Capuçon drew widespread attention earlier this year when he gave an impromptu performance on a kerb near the smouldering remains of Notre Dame Cathedral; days later he was part of a benefit concert in aid of the building’s reconstruction, saying at the time that through his cello he expresses “what I can not always say with words. […] The music allows me to translate the sadness.” This past autumn, he was in Bucharest, performing with the Orchestre Philharmonique Monte Carlo at the Enescu Festival in Bucharest, his laser-sharp focus and keen passion for the musical moment unwavering amidst the numerous television cameras and warm lights beaming his performance live across the country. When I interviewed him in 2018, he spoke of the importance of transcending perfectionist tendencies:

… there is no one way to play something. It’s not only about technique. Technical things are there to serve the music, so you have to find the mixture, the good balance between extreme precision of course, and … leaving a huge space for that intuition, that inspiration, and that creativity. You really have to let go in another way.

The “huge space” that combines intuition, inspiration, and creativity has found beautiful expression his partnership with Yuja Wang. It’s one which, as you’ll read, has added an immense richness to both their creative lives, and, I think it’s fair to say, that of the audiences blessed to see and hear them live. They do go “another way” on Chopin-Franck, and what’s so magical is just how much they allow their listeners to join them on that journey.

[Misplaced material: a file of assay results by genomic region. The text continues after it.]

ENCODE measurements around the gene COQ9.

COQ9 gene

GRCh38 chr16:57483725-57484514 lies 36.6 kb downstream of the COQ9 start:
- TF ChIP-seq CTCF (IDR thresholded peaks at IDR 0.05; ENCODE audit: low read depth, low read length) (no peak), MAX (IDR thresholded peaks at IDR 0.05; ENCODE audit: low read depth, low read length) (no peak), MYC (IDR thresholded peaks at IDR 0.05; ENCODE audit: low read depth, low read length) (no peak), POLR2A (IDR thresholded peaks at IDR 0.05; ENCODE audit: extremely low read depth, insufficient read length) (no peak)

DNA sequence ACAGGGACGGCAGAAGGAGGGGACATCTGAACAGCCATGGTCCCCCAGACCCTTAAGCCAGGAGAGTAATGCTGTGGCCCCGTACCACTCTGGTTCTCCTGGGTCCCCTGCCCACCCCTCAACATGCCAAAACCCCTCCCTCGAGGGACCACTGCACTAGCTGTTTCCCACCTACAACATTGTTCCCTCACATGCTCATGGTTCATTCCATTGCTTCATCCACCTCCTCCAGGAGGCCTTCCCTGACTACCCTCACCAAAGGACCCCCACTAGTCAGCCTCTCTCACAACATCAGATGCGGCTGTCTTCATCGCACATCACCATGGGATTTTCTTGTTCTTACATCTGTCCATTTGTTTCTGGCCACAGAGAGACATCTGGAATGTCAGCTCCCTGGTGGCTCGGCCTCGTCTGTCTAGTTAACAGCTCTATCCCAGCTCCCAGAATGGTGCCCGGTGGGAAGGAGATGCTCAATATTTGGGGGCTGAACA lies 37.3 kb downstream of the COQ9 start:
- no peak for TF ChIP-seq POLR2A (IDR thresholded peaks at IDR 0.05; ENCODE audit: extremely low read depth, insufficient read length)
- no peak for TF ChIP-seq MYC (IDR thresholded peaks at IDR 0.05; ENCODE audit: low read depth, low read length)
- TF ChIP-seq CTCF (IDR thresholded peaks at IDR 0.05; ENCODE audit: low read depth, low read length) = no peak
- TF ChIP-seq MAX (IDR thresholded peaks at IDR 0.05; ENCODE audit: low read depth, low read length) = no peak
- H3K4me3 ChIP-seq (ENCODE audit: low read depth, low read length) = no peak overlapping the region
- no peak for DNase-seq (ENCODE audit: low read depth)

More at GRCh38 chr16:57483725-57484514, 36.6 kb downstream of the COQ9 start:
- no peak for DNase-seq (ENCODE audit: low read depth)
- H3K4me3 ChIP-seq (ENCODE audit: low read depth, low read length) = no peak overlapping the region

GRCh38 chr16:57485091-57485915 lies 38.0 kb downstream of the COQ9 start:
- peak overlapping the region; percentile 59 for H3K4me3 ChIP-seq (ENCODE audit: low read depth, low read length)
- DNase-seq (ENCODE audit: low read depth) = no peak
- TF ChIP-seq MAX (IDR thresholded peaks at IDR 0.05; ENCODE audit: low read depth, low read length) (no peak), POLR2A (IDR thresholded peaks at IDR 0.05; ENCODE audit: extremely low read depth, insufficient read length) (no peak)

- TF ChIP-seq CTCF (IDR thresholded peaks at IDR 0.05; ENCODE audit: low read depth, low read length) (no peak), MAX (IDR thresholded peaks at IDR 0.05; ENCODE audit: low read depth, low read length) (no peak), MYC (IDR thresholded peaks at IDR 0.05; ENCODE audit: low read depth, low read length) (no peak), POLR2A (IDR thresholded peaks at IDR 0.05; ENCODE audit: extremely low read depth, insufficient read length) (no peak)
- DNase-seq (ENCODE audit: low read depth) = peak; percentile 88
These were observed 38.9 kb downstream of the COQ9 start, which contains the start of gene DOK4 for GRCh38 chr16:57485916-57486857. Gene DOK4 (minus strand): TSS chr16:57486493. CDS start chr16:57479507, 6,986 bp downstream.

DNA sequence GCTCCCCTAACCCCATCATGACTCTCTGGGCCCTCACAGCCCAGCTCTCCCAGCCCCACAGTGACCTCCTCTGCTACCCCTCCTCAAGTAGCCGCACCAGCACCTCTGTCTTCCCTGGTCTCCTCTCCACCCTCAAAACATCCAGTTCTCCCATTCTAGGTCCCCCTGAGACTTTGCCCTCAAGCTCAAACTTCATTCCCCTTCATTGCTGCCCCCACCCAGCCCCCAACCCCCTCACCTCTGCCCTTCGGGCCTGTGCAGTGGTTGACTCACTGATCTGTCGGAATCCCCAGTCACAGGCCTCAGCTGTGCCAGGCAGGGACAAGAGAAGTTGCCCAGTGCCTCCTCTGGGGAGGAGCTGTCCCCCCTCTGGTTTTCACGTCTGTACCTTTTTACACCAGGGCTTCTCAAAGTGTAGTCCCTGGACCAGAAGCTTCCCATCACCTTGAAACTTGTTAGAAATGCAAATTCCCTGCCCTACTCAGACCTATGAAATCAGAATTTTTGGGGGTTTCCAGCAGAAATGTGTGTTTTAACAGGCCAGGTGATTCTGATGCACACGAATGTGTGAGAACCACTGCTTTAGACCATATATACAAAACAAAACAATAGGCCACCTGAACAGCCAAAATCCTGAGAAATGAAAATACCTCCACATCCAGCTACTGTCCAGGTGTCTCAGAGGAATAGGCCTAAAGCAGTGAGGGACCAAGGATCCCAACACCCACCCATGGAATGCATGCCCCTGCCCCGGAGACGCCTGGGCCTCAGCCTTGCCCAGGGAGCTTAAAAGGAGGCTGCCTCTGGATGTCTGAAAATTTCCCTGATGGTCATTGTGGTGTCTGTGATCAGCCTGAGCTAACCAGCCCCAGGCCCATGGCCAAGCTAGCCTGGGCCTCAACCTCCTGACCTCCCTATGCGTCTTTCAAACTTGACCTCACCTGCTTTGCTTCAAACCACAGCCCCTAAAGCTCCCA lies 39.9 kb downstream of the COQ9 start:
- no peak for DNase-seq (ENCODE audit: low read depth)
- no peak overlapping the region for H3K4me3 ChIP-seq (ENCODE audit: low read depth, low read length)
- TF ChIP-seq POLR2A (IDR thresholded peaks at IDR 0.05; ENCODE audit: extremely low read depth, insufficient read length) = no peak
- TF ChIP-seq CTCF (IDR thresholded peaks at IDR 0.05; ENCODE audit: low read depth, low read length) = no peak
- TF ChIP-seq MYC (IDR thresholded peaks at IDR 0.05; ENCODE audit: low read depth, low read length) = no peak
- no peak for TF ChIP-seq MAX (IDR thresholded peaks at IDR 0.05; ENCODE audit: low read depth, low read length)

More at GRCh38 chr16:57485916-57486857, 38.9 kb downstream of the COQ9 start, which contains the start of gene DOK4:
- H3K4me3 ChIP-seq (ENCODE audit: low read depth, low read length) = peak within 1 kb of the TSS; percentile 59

What is your first memory of Yuja?

What I remember is that of course I was totally amazed straight away by her being such an amazing musician. This I found out very fast, because we started to play and immediately, at the first reading, there was something very natural about it – breathing together. Then we started to work and it was just going so fast, we were just… it’s like you can oversee what’s going to happen in the future. I could picture already that we would make a long journey together with the music and I was absolutely so excited. Within the first minutes I could feel she was an amazing musician and a musical partner for many years – which she is.

That chemistry is very noticeable.

It’s true, it’s something very special and very strong, powerful and emotional. There is so much energy. It’s like feeling the really all the different elements – the ground, the fire, the air, the water – it’s something really incredible between us two, always circulating. I think it’s getting, every time, stronger and stronger, which is amazing. Since the first time, yes, it was there, but in our last tour, every concert, it’s getting stronger. It comes with trust, like in any relationship. You can feel the base of the relationship, but there is something which is allowed to grow when you feel safe. Something also grows when you feel you can experiment together, which is exactly what we’re doing: we’re trying colors and different tempi. When you trust someone onstage you can go so far. You can try incredible things and you’ll know the other will react and sometimes surprise you, and sometimes shock you with something different – it’s really extraordinary, because that’s what music is about, it’s about communication and sharing – of course with the audience, but also onstage. When you have this way of communicating together the purpose is always to go further, beyond, and yet closer to the feelings of the composer. That’s the thing – it’s not about us, it’s about the composer – but when you know you can trust each other, then you can do incredible things. I can’t wait for this next tour in January, because I think it will be very strong.